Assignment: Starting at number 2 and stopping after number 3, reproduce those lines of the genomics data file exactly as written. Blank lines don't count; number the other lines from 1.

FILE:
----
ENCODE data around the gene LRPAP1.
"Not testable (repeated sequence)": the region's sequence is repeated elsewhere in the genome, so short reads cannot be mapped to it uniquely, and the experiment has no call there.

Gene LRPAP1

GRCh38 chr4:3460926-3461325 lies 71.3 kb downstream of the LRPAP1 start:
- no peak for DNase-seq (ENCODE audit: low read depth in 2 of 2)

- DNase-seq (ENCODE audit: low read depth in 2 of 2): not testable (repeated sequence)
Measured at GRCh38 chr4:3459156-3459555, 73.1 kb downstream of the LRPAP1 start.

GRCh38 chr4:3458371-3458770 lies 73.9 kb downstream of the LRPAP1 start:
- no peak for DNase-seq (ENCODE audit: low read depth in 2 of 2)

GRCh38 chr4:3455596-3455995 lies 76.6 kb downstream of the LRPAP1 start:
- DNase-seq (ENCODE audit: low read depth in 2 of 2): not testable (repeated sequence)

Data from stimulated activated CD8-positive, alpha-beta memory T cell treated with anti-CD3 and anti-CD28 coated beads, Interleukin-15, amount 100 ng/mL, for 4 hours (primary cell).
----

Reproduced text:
"Not testable (repeated sequence)": the region's sequence is repeated elsewhere in the genome, so short reads cannot be mapped to it uniquely, and the experiment has no call there.

Gene LRPAP1